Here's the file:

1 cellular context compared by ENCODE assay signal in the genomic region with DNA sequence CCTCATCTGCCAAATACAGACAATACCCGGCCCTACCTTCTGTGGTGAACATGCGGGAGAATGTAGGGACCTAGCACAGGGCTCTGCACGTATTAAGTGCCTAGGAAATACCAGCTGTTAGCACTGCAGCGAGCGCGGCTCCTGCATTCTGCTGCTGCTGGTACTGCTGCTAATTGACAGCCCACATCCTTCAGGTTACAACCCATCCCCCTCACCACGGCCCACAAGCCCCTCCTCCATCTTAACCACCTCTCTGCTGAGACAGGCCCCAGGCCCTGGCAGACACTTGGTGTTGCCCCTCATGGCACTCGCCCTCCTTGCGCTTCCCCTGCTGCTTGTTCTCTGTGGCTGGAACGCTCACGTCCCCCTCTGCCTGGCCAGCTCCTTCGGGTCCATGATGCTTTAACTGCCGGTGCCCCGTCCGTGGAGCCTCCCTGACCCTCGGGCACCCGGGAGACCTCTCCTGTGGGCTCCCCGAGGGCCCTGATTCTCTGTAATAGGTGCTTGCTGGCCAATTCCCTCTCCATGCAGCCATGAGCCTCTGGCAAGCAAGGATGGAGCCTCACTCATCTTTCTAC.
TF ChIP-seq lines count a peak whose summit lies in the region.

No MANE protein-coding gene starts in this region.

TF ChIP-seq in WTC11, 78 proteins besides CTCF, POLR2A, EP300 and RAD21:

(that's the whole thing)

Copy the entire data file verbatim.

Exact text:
1 cellular context compared by ENCODE assay signal in the genomic region with DNA sequence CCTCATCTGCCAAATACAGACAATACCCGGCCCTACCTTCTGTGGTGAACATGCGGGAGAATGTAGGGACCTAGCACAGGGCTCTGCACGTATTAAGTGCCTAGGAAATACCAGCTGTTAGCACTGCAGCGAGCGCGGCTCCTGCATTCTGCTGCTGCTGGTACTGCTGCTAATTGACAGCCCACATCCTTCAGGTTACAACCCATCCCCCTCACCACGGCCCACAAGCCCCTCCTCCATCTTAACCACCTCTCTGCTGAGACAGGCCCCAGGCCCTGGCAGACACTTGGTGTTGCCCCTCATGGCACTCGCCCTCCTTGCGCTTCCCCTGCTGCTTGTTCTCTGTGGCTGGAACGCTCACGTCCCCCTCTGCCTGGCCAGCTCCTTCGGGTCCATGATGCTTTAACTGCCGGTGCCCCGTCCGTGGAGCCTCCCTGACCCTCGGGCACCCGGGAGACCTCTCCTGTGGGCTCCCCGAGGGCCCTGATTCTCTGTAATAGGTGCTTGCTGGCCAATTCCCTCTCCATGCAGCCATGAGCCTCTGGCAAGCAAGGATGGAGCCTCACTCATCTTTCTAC.
TF ChIP-seq lines count a peak whose summit lies in the region.

No MANE protein-coding gene starts in this region.

TF ChIP-seq in WTC11, 78 proteins besides CTCF, POLR2A, EP300 and RAD21: